The local TV via IP service that the NAB and the Big Four TV networks despise for what they assail as a guise is entering its 31st market.
Starting March 19, viewers across the Pacific Northwest’s second-largest market can stream 39 local broadcast channels through a service operated by a non-profit entity that’s rapidly expanding across the U.S.
In an e-mail sent Wednesday to its followers, Locast revealed that Portland, Ore., is its newest market — an addition that comes as the NCAA Men’s College Basketball Tournament (“March Madness”) commences on ViacomCBS-owned properties and CBS affiliates, such as KOIN-6, owned by Nexstar Media Group.
Also viewable: Nexstar’s home for The CW Network in Portland, KRCW-32; Meredith Local Media‘s FOX affiliate, and MyNetwork TV sibling, KPTV-12 and KPDX-TV; Sinclair Broadcast Group‘s ABC affiliate, KATU-2; public media giant OPB‘s local PBS member station; and TEGNA‘s dominant NBC affiliate, KGW-8. Also available: ION Network; local feeds for Telemundo, Univision and Azteca América; and several digital multicast offerings.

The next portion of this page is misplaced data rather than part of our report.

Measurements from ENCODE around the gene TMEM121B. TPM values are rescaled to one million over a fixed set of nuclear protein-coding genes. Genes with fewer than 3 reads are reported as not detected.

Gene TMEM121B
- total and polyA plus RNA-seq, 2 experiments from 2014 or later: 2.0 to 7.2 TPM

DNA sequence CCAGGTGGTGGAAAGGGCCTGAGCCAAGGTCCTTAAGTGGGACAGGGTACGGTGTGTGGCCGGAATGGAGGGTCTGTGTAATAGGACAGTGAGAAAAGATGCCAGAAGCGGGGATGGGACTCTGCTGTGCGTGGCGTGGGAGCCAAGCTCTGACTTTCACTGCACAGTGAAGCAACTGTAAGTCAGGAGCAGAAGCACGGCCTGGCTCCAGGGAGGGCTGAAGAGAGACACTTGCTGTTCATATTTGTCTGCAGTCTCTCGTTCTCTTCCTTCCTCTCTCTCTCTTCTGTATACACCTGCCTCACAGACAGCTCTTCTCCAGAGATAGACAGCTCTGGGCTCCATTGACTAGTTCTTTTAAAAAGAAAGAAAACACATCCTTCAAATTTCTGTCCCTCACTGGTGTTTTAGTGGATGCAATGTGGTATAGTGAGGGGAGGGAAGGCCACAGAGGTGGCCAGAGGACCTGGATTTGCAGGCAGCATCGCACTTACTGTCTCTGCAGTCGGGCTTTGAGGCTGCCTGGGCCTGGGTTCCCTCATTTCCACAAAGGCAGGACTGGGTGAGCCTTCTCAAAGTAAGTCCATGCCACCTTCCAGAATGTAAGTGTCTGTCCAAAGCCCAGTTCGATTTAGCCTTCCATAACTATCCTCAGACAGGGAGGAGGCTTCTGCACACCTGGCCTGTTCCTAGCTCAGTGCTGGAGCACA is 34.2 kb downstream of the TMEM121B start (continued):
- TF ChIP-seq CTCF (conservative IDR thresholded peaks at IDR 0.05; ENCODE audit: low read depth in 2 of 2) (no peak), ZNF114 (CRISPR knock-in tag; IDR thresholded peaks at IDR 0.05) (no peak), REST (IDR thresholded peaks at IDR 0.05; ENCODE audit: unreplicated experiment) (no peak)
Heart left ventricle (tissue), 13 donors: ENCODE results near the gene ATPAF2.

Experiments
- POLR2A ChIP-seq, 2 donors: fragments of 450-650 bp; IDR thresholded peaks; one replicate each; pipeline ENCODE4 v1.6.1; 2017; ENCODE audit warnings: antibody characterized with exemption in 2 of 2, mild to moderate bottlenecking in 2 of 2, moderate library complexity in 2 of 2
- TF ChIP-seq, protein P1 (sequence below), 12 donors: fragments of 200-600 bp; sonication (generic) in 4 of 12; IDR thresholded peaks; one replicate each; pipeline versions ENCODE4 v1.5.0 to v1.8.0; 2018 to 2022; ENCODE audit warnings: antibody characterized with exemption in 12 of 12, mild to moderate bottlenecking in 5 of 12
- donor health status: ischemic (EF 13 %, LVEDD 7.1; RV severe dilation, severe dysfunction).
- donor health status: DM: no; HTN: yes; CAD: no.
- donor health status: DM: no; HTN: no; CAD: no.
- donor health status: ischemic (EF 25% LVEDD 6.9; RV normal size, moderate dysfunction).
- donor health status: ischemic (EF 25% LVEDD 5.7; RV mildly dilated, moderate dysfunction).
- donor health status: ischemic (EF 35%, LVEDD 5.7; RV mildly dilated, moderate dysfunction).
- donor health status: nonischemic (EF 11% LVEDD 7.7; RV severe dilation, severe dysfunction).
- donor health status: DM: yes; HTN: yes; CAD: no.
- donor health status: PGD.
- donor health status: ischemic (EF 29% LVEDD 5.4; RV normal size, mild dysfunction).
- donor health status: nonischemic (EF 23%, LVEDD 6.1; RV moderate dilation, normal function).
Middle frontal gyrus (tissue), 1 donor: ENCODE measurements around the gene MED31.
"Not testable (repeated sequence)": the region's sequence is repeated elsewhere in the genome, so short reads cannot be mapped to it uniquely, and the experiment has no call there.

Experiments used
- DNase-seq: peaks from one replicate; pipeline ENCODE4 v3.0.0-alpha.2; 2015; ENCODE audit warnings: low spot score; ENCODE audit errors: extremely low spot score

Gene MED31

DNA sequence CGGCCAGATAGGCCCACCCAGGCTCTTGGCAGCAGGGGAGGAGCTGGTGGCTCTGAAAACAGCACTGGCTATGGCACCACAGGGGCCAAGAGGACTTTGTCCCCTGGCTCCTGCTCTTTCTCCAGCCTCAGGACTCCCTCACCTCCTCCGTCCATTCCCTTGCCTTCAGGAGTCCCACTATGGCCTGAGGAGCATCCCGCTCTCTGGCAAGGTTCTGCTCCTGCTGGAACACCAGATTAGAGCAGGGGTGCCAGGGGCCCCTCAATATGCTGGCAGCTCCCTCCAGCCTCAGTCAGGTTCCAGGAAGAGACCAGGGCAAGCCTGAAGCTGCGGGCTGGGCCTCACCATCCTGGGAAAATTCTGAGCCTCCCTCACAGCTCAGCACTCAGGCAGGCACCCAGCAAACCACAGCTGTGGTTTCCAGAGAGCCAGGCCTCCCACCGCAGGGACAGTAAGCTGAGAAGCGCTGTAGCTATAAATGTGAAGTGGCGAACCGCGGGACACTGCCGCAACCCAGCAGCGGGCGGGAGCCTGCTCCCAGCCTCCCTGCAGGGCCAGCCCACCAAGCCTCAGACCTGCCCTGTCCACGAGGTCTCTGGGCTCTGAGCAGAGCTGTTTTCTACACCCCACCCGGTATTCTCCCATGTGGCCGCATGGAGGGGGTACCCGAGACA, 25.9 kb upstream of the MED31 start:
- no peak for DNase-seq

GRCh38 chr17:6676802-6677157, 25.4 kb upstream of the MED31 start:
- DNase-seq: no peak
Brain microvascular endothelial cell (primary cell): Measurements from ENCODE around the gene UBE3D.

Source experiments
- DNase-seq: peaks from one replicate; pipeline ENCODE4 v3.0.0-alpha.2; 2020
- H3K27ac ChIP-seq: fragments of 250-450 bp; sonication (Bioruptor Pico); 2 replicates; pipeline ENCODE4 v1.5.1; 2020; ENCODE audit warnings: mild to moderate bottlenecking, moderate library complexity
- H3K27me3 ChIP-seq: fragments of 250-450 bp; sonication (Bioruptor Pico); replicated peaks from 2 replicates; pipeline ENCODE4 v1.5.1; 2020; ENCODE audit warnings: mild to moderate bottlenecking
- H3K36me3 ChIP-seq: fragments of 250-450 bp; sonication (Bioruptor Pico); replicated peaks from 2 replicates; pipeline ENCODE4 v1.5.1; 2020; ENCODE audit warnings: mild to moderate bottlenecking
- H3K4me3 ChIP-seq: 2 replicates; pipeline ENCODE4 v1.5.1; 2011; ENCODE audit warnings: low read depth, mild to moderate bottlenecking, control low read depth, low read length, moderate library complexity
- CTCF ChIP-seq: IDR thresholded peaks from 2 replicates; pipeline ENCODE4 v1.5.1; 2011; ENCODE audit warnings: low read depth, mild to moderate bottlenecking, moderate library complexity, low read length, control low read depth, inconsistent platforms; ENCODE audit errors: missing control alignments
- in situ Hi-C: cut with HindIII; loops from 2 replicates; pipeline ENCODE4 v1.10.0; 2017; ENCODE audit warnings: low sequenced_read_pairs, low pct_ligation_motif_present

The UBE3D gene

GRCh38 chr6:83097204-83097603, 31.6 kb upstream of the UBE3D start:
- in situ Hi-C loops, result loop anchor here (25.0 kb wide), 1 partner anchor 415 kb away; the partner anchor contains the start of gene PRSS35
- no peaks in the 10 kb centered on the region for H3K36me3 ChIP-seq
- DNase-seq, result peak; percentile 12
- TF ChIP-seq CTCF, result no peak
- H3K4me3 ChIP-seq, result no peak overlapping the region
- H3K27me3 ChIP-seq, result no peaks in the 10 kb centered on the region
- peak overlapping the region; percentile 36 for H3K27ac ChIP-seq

The service is geo-fenced: If you’re outside of the Portland DMA as determined by your location services information, you can’t watch the stations on the 39-channel lineup.
The Portland DMA includes Clark County, Wash.; and extends within Portland to the capital, Salem, and to coastal communities including Astoria, where classic films “The Goonies” and “Kindergarten Cop” were filmed.
More market additions are on the way.
“We continue to work hard to launch more markets so stay tuned,” Locast said.
It also took care in noting that Locast is “a nonprofit” and relies on user donations “of just $5 per month” to support the ongoing operations and expansion of its “nonprofit” service.
As a non-profit, Locast believes it operates outside the scope of retransmission consent. That’s irksome to the NAB and every broadcast TV network, as their affiliates and owned stations are increasingly reliant on retransmission consent fees to offset a decline in advertising stemmed from the rise of local digital media solutions.